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Table 6 Summary of full-text articles which reported misuse of food additives as a public risk in food marketing

From: Public health risks related to food safety issues in the food market: a systematic literature review

AuthorsCountry/regionArticle typeMain message/findings
Dixit S, et al., 2011 [57]IndiaResearch articleThis study assessed usage pattern of synthetic food colors in different states of India. The results revealed that the majority of candyfloss, sugar toys, beverages, mouth fresheners, ice candy, and bakery product samples exceeded the prescribed limit. Non-permitted colors were mostly prevalent in candyfloss and sugar toy samples. Though sunset yellow FCF (SSYFCF) and tartrazine were the two most popular colors, many samples used a blend of two or more colors. The blend of SSYFCF and tartrazine exceeded the prescribed limit by a factor of 37 in one sample.
Tripathi M, et al., 2007 [58]IndiaResearch articleThis study assessed use of synthetic colors in India. The study reported that 31% samples contained non-permitted colors. In urban areas, samples of crushed ice which are preferentially consumed by children population, the presence of Sunset Yellow FCF and Tartrazine was found to exceed the permissible limit by 8 and 20 times while in rural areas, Sunset Yellow FCF, Tartrazine, and Carmoisine exceeded the permissible limit by 23, 16, and 15 times, respectively. Non-permitted colors such as rhodamine B, metanil yellow, orange II, malachite green, auramine, quinoline yellow, amaranth, and Sudan dyes were identified in various foodstuffs.
Stevens LJ, et al., 2014 [59]USAResearch articleThis study assessed amounts of artificial food colors in commonly consumed beverages in the USA. The findings showed that most sweetened and artificially sweetened carbonated beverages, fruit drinks and punches, sports drinks, and energy drinks are dyed with either caramel color or artificial colors in widely varying amounts. Beverages (liquid and powdered) contained a wide range of concentrations of artificial food colors from 1.2 to 48 mg/240 ml.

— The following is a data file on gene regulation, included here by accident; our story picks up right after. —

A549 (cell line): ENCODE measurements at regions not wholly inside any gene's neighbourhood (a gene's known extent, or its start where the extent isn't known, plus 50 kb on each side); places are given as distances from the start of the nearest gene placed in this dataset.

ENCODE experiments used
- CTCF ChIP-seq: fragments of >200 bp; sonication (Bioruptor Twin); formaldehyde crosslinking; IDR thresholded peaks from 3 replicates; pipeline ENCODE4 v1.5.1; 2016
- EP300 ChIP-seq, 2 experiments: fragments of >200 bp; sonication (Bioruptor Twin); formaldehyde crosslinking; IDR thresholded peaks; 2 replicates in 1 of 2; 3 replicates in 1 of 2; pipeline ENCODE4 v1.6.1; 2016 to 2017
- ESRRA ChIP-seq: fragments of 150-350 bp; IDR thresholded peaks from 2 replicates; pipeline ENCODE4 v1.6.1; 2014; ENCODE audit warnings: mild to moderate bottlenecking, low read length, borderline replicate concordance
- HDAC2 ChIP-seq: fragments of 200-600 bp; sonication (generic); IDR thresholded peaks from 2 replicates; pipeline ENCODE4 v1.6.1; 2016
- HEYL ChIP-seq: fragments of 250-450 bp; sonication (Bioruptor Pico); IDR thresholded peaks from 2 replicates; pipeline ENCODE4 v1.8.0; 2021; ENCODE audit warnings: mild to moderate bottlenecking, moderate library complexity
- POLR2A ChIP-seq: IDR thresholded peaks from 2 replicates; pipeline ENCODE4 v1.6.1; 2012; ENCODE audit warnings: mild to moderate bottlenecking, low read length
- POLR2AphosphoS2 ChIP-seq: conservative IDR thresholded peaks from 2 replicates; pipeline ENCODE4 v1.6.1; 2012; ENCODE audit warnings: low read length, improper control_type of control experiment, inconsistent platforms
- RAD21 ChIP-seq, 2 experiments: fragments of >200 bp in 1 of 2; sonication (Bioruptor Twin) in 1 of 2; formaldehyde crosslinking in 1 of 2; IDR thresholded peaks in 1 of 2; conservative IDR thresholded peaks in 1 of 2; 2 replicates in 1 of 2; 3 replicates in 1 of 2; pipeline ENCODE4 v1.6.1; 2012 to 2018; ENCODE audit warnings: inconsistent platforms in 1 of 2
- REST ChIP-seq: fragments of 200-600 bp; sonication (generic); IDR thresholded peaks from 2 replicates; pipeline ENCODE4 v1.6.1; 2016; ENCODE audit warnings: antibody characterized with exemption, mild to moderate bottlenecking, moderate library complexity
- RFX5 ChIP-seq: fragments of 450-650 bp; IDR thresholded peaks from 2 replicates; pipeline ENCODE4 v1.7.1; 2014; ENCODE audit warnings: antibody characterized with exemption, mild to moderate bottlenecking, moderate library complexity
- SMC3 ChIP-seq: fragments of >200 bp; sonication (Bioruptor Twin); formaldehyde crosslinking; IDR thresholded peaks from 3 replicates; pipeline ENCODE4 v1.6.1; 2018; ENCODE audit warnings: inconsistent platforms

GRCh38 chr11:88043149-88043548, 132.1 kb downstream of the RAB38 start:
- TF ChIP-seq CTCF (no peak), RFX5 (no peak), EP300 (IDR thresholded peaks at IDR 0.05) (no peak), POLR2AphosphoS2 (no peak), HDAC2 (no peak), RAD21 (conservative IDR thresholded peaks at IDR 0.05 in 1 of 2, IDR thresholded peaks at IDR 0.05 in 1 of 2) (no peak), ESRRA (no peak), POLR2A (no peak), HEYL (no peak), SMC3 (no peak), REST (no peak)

Rao P, et al., 2004 [60]IndiaResearch articleThis study assessed exposure to synthetic food colors of a selected population in Hyderabad, India. The study reported that children had an intake of solid food consumption in the range 2–465 g day–1 and liquid food consumption in the range 25–840 ml day–1 with added colors. Among the eight permitted colors in India, six were consumed by the subjects of the study. The intakes of some subjects exceeded the acceptable daily intake for colors such as tartrazine, sunset yellow, and erythrosine, which is 7.5, 2.5, and 0.1 mg kg–1 body weight, respectively.
Ashfaq N and Masud T, 2002 [61]PakistanResearch articleThis study assessed artificial colors in different ready-to-eat foods in Rawalpindi, Pakistan. The results showed that quantities of the permitted coloring matter among the tested samples were found within the range of 18–220 ppm and 47.56% of the samples contained non-permitted food colors.